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An aerial view of the two new specialised hospitals in Wuhan that can accommodate 2,500 beds. (PIX COURTESY OF CHINA EMBASSY)

KUALA LUMPUR: The past two weeks have been agonising, and my heart is extremely strained with the outbreak of the novel coronavirus in my motherland.

Right now, some 1.4 billion Chinese are sparing no effort in the fight against the outbreak. Countless medical teams from all over China are in Hubei province assisting in the fight, and saving lives 24/7.

Chinese citizens have devoted themselves to the strictest measures of prevention and control. We have our hearts set on one goal — the race against time and fight against the virus. Every day, we witness heroic deeds from ordinary individuals, which brings tears to my eyes.

About 60 medical teams comprising 11,000 doctors and medical staff have been despatched from other provinces to Hubei.

Many medical personnel have voluntarily asked for this dangerous assignment.

A nurse, who has worked on the frontline for a week, could only give an air hug to her visiting daughter from a safe distance.

Face masks and protective goggles have left deep marks on the faces of medical personnel after wearing them daily. The hands of some of the nurses have been scarred by constant disinfectant soaking. It’s arduous and exhausting, yet the medical staff have remained steadfast in their tasks.

After many sleepless days and nights, thousands of construction workers finished building two specialised hospitals that accommodate 2,500 beds.

Many have been calling China a “concrete superpower”, but we do not have superpowers. We are just ordinary people doing extraordinary works, determined to save our motherland and her citizens.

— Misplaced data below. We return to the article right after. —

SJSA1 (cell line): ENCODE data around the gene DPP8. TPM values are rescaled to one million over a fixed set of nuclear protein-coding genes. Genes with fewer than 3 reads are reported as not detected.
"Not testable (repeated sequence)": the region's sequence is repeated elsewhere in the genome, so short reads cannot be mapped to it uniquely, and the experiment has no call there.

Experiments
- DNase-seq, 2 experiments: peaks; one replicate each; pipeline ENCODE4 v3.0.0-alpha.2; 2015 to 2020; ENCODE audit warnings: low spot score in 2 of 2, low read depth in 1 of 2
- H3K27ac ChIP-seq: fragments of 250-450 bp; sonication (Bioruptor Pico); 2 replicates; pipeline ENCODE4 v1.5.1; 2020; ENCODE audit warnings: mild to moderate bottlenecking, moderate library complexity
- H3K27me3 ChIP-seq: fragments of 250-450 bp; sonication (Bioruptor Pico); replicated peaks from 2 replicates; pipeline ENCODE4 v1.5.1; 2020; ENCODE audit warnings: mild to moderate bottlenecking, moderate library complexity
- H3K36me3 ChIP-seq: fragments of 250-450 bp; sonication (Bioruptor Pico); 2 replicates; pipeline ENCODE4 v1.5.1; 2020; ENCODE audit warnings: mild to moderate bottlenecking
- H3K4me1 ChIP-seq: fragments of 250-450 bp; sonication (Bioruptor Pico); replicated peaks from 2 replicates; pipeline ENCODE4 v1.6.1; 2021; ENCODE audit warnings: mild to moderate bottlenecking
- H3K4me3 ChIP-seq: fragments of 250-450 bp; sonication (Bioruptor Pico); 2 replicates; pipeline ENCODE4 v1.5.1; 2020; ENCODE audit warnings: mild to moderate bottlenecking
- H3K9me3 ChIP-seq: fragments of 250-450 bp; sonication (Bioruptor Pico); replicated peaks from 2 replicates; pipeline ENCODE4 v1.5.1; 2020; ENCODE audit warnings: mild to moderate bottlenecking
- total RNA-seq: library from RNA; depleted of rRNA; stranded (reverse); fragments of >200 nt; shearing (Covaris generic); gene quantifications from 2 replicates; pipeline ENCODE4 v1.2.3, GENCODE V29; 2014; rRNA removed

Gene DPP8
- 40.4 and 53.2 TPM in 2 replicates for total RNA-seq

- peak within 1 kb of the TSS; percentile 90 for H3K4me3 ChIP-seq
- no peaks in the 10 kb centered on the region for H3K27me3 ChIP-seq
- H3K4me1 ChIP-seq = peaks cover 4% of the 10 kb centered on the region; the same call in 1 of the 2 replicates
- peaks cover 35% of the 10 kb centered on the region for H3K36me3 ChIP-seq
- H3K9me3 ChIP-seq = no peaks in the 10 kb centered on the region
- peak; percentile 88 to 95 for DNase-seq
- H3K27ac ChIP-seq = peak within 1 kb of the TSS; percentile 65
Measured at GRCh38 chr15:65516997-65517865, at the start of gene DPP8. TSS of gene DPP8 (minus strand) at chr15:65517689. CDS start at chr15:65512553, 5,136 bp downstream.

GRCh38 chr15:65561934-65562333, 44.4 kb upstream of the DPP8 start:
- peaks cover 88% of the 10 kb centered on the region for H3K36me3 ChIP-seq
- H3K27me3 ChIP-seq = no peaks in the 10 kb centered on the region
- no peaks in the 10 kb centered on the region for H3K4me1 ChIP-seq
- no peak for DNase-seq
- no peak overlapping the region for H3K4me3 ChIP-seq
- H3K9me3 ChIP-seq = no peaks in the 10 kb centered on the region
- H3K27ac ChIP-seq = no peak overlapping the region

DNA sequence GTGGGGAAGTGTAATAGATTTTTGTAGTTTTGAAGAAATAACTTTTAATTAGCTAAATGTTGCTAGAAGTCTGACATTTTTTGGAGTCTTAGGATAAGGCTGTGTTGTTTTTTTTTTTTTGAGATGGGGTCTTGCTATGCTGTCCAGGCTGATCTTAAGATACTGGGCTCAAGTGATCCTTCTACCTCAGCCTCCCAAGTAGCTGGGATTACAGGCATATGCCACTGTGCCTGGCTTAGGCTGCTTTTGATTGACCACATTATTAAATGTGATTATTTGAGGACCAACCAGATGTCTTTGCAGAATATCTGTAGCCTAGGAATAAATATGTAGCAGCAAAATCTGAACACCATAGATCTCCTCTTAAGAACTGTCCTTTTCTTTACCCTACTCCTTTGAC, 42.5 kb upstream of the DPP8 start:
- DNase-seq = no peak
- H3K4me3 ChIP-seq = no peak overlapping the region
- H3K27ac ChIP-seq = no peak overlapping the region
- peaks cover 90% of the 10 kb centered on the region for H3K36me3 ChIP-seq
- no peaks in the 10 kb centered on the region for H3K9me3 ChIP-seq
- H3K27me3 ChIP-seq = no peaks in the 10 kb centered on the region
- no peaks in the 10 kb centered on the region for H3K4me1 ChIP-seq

In recent days, our efforts have begun showing results. Although the number of confirmed and suspected cases are still high, the number of cases across all provinces in China, excluding Hubei, has dropped. We are seeing a rise in the number of cured cases, counting 3,496 in total.

Daily use of face masks and protective goggles leaves deep marks on the face of a medical staff member.

With the Chinese New Year holidays drawing to a close, and with people preparing to return to work, we cannot yet jump to the conclusion that the outbreak has reached its inflection point. But we are hopeful, nevertheless.

Thanks to the prompt efforts by the Chinese government to release information about the outbreak to the World Health Organisation (WHO) and other countries, we have managed to contain it within China — only less than one per cent of all confirmed cases happened outside China.

A nurse’s hands are scarred due to constant use of disinfectant.

This, to a large extent, is because of the meticulous restrictive measures taken by the government to prevent exportation of the virus, including a lockdown of the affected cities in Hubei.

These actions have been recognised and commended by WHO and the international community. Dr Tedros Adhanom, WHO director-general, recently praised China for its speed and efficiency in handling the outbreak.